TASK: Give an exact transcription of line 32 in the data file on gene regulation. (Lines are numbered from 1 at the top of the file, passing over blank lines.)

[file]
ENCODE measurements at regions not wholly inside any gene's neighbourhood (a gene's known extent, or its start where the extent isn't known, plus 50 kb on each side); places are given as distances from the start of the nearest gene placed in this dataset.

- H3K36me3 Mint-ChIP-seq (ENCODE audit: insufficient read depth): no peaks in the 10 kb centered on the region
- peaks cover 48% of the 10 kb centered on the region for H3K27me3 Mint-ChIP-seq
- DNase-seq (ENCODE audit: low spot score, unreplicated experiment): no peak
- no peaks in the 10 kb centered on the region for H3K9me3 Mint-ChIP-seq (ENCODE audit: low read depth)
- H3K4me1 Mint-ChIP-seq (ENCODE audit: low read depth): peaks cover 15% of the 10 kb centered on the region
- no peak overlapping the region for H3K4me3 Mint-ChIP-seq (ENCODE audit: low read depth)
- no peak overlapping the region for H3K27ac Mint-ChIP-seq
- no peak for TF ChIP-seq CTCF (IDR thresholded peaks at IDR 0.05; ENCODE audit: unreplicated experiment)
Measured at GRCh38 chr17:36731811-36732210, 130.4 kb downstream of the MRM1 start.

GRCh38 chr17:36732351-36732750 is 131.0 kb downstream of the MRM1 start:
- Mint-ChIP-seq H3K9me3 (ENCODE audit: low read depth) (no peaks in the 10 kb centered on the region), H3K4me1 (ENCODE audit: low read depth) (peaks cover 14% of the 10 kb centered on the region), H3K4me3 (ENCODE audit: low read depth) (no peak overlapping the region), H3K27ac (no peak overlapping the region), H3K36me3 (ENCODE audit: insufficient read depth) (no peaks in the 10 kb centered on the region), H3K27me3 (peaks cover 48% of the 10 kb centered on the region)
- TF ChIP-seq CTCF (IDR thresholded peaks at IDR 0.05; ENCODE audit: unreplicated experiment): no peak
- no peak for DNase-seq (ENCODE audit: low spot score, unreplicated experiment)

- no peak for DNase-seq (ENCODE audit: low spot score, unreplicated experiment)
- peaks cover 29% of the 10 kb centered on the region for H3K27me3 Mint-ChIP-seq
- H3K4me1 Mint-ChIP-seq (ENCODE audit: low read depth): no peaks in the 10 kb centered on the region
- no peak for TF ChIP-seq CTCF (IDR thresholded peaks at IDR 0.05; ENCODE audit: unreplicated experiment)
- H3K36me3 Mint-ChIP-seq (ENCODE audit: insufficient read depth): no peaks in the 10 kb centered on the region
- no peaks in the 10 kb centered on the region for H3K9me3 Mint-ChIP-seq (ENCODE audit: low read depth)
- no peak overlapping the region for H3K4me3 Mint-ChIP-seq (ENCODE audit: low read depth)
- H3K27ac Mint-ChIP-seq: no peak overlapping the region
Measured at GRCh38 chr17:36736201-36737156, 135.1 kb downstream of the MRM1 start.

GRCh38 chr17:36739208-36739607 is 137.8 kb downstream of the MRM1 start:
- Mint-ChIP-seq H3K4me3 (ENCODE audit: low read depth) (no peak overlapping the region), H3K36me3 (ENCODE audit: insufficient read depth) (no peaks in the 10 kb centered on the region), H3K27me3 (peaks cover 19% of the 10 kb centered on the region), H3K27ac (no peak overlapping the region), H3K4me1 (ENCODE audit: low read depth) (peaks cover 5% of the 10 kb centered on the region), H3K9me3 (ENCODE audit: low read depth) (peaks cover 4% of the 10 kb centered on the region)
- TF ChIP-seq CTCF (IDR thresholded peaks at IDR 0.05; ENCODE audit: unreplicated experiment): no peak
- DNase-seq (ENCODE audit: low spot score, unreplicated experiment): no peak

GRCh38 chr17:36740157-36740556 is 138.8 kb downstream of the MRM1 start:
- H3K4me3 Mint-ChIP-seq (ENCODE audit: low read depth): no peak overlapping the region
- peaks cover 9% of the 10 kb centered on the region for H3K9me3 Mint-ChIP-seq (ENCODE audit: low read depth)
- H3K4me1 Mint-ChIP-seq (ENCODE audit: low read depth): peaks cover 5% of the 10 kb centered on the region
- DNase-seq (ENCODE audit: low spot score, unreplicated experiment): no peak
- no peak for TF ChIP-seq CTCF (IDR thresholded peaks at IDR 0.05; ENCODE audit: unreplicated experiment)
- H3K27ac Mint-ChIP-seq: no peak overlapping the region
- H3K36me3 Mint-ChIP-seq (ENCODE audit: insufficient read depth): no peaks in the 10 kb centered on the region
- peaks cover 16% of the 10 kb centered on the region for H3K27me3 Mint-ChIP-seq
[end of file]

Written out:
- DNase-seq (ENCODE audit: low spot score, unreplicated experiment): no peak